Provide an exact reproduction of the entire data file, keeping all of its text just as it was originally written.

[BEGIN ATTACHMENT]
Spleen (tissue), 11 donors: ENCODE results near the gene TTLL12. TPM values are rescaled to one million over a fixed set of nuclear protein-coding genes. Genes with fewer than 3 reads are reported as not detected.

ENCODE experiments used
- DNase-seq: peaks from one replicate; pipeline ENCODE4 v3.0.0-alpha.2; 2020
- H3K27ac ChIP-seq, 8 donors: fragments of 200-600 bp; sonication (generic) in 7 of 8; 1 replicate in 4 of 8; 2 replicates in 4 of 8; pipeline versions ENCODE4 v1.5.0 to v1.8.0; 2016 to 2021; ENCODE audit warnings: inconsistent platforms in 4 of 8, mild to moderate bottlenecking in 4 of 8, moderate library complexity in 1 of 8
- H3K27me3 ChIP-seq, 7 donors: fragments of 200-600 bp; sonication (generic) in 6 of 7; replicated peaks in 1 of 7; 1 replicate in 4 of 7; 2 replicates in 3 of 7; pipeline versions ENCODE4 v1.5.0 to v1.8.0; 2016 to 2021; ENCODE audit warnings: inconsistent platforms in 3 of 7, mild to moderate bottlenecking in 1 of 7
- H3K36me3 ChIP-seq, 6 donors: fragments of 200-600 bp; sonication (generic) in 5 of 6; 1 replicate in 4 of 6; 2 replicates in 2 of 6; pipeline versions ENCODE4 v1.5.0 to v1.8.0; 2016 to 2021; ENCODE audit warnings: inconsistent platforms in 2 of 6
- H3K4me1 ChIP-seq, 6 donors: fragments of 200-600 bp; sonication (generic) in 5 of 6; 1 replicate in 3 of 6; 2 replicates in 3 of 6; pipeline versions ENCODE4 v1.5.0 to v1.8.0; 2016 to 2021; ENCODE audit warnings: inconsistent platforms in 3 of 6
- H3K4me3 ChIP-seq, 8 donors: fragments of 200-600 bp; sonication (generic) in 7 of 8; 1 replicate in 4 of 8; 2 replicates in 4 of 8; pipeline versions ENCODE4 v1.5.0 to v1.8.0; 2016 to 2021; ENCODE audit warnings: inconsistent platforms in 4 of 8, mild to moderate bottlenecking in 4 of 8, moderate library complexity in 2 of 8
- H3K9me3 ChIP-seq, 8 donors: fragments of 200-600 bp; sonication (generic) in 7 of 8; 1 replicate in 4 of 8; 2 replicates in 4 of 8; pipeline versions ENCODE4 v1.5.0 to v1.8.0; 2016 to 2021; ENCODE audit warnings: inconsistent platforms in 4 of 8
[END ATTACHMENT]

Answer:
Spleen (tissue), 11 donors: ENCODE results near the gene TTLL12. TPM values are rescaled to one million over a fixed set of nuclear protein-coding genes. Genes with fewer than 3 reads are reported as not detected.

ENCODE experiments used
- DNase-seq: peaks from one replicate; pipeline ENCODE4 v3.0.0-alpha.2; 2020
- H3K27ac ChIP-seq, 8 donors: fragments of 200-600 bp; sonication (generic) in 7 of 8; 1 replicate in 4 of 8; 2 replicates in 4 of 8; pipeline versions ENCODE4 v1.5.0 to v1.8.0; 2016 to 2021; ENCODE audit warnings: inconsistent platforms in 4 of 8, mild to moderate bottlenecking in 4 of 8, moderate library complexity in 1 of 8
- H3K27me3 ChIP-seq, 7 donors: fragments of 200-600 bp; sonication (generic) in 6 of 7; replicated peaks in 1 of 7; 1 replicate in 4 of 7; 2 replicates in 3 of 7; pipeline versions ENCODE4 v1.5.0 to v1.8.0; 2016 to 2021; ENCODE audit warnings: inconsistent platforms in 3 of 7, mild to moderate bottlenecking in 1 of 7
- H3K36me3 ChIP-seq, 6 donors: fragments of 200-600 bp; sonication (generic) in 5 of 6; 1 replicate in 4 of 6; 2 replicates in 2 of 6; pipeline versions ENCODE4 v1.5.0 to v1.8.0; 2016 to 2021; ENCODE audit warnings: inconsistent platforms in 2 of 6
- H3K4me1 ChIP-seq, 6 donors: fragments of 200-600 bp; sonication (generic) in 5 of 6; 1 replicate in 3 of 6; 2 replicates in 3 of 6; pipeline versions ENCODE4 v1.5.0 to v1.8.0; 2016 to 2021; ENCODE audit warnings: inconsistent platforms in 3 of 6
- H3K4me3 ChIP-seq, 8 donors: fragments of 200-600 bp; sonication (generic) in 7 of 8; 1 replicate in 4 of 8; 2 replicates in 4 of 8; pipeline versions ENCODE4 v1.5.0 to v1.8.0; 2016 to 2021; ENCODE audit warnings: inconsistent platforms in 4 of 8, mild to moderate bottlenecking in 4 of 8, moderate library complexity in 2 of 8
- H3K9me3 ChIP-seq, 8 donors: fragments of 200-600 bp; sonication (generic) in 7 of 8; 1 replicate in 4 of 8; 2 replicates in 4 of 8; pipeline versions ENCODE4 v1.5.0 to v1.8.0; 2016 to 2021; ENCODE audit warnings: inconsistent platforms in 4 of 8